Nicole Falzone at Salt flat in Jujuy, ArgentinaFAR-FLUNG: Along with exploring Buenos Aires, Falzone covered much ground away from home, traveling either with friends or on a tour with other US exchange students who were in the same program, the Council on International Educational Exchange. “My host family joked with me, ‘You’ve seen more than we’ve seen.’ The first tour we did was to Jujuy [province], in the northwest. There are several small towns with native people, very different than the city, where it’s very European. All the towns had little markets on the plaza with sweaters and jewelry. The landscape was almost like a desert. We went to the salt flats. You can see them for miles and it’s just flat and white. It’s difficult to get the concept that it’s salt settled there and you’re walking on it.”

Nicole Falzone (left) and Megan Carey at Iguazu Falls, ArgentinaTRIP TO FALLS: With a friend she visited Iguazu Falls, at the Brazilian border. “I didn’t even know they existed, but my host family said I had to go. We took an overnight bus, where the chairs recline. The falls are just incredible. We stayed at a hostel with a big pool. It’s a national park and there are trails that you take all around.”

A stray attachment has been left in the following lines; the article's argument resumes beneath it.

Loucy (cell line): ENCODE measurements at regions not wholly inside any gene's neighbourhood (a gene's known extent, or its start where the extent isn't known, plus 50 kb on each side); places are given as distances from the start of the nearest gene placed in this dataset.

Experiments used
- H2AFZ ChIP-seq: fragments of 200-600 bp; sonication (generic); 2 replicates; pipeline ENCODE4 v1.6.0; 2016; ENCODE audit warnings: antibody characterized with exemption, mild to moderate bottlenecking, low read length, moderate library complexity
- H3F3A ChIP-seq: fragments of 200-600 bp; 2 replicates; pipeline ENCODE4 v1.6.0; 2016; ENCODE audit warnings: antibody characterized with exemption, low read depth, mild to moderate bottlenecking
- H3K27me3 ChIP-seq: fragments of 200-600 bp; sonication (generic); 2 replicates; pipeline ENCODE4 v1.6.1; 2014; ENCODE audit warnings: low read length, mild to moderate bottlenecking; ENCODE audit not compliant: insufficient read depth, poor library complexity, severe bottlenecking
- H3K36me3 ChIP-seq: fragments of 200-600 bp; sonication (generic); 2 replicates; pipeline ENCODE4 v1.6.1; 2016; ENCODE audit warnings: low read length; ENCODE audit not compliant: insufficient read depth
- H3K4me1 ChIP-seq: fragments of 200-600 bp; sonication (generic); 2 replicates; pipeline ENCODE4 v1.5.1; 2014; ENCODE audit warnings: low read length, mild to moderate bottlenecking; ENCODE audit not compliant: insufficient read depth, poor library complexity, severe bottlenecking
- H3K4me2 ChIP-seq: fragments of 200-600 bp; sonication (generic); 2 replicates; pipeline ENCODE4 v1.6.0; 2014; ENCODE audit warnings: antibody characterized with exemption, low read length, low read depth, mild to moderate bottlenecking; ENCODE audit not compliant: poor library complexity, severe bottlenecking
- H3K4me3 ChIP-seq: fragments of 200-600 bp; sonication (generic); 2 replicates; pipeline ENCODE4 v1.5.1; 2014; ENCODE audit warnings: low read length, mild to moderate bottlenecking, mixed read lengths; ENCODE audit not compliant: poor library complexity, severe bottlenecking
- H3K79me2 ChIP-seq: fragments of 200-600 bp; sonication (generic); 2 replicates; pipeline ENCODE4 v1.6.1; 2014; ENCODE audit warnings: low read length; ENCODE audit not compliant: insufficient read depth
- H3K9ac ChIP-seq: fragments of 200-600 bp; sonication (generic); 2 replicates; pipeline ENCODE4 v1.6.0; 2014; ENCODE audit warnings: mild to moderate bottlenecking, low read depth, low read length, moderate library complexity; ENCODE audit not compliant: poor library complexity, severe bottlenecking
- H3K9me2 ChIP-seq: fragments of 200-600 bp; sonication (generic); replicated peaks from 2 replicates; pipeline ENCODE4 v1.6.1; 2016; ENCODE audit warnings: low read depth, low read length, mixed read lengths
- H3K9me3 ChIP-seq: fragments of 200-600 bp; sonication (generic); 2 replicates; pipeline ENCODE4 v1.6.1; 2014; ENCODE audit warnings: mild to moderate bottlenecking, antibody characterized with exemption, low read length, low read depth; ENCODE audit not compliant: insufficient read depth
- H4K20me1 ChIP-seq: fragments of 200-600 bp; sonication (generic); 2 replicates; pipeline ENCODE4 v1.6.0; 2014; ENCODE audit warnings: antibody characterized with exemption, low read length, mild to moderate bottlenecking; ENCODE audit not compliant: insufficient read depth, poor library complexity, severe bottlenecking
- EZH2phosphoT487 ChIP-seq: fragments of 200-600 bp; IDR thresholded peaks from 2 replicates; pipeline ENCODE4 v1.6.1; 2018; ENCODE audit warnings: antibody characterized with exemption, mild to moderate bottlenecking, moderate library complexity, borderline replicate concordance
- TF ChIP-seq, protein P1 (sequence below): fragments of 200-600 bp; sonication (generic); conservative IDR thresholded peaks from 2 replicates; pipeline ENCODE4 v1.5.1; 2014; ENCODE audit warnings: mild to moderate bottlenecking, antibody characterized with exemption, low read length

Nicole Falzone (right) and Michelle Kuecker taste wine in Mendoza, ArgentinaWINE COUNTRY: With three girlfriends, Falzone went to Mendoza, in western Argentina. “It was the end of August so it was still cold. It’s near the mountains, and we did some things from the hostel we stayed at. They took us into the mountains for horseback riding and then we went on four-wheelers all around. The other day we did a wine-tasting tour. A lot of people don’t realize how much wine comes from Mendoza.”

Nicole Falzone in Ushuaia, Argentina in the Beagle CanalSOUTHERNMOST: Falzone even made it to Patagonia. “I went with another girl. We flew to El Calafate, where all the glaciers are, and went to Perito Moreno, the most famous one. I’ve just never seen anything like it. The glaciers look like mountains of ice and are this light-bluish color. Parts will fall off into the water as you’re watching, and it sounds like this huge explosion.” They went as far as Ushuaia, the southernmost city in the world. “That’s where we saw the penguins,” she said. “A little boat took us to an island and you get off and the whole shore is just lines of penguins.”